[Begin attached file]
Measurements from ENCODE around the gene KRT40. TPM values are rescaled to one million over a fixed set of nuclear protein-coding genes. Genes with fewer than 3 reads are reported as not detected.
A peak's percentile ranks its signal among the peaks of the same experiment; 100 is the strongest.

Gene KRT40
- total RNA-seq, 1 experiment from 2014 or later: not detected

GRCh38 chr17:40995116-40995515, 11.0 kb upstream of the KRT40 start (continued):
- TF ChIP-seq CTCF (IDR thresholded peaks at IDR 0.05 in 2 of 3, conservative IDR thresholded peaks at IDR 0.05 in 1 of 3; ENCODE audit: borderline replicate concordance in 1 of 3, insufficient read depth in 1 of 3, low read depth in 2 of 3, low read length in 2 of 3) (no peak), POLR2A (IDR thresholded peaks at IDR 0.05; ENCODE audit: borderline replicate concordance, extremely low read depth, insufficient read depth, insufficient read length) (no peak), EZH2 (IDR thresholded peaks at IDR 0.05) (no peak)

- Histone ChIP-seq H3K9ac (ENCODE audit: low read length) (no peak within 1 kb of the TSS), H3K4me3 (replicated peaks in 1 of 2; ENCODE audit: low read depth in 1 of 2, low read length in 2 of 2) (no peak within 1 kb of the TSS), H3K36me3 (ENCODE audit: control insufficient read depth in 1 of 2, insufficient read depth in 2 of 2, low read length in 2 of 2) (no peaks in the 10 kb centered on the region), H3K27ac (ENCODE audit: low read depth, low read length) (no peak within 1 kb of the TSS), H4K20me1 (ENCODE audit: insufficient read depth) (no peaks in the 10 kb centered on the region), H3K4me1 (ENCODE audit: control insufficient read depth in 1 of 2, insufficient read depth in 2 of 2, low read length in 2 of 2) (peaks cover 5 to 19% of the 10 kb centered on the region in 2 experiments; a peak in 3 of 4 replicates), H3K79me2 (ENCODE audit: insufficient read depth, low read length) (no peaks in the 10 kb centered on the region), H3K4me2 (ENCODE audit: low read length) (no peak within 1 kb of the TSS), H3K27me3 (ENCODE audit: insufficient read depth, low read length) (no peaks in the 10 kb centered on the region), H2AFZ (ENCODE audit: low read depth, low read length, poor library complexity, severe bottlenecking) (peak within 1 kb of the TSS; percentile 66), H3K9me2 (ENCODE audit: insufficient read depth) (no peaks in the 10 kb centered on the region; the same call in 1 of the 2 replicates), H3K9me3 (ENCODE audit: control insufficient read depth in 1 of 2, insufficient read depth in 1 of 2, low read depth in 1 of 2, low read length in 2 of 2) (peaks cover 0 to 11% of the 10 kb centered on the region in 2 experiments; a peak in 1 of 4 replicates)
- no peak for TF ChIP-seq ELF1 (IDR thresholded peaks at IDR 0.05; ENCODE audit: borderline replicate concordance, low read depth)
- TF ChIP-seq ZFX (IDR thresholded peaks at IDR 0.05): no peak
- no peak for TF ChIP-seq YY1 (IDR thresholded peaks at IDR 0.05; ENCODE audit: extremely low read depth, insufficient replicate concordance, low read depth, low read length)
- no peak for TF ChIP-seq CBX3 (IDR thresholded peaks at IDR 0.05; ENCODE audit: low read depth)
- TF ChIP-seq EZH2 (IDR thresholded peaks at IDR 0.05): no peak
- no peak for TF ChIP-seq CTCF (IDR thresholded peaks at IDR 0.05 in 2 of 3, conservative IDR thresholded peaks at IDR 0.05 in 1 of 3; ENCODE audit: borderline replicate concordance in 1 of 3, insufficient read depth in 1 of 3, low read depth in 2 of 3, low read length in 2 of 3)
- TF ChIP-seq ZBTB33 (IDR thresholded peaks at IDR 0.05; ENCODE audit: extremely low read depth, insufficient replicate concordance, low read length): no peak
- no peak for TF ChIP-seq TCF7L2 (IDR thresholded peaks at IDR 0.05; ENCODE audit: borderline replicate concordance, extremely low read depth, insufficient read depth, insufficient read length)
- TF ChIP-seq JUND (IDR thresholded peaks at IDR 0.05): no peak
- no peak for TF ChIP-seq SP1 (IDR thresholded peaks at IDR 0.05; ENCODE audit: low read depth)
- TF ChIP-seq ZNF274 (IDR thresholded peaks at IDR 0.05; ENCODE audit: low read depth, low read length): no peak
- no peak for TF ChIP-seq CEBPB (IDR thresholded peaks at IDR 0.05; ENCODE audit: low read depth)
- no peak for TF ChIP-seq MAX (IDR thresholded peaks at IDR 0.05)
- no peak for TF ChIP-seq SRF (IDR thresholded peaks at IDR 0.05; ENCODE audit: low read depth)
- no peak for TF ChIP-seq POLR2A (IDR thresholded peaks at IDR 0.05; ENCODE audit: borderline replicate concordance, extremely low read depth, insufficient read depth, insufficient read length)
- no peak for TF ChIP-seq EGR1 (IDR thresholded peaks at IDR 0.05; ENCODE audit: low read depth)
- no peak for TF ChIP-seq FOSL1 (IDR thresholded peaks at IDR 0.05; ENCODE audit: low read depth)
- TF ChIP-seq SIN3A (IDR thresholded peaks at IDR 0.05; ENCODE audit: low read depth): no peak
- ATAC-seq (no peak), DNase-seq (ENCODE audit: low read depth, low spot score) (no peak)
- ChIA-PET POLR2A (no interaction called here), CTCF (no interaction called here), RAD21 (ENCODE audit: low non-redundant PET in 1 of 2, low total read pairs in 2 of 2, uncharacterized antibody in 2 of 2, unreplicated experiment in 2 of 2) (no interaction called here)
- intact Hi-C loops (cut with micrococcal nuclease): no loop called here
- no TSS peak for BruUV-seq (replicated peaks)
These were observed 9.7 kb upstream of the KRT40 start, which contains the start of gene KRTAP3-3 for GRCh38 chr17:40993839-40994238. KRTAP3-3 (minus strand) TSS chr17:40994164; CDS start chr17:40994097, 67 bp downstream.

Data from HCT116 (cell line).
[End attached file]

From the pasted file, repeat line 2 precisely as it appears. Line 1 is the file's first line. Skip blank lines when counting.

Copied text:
A peak's percentile ranks its signal among the peaks of the same experiment; 100 is the strongest.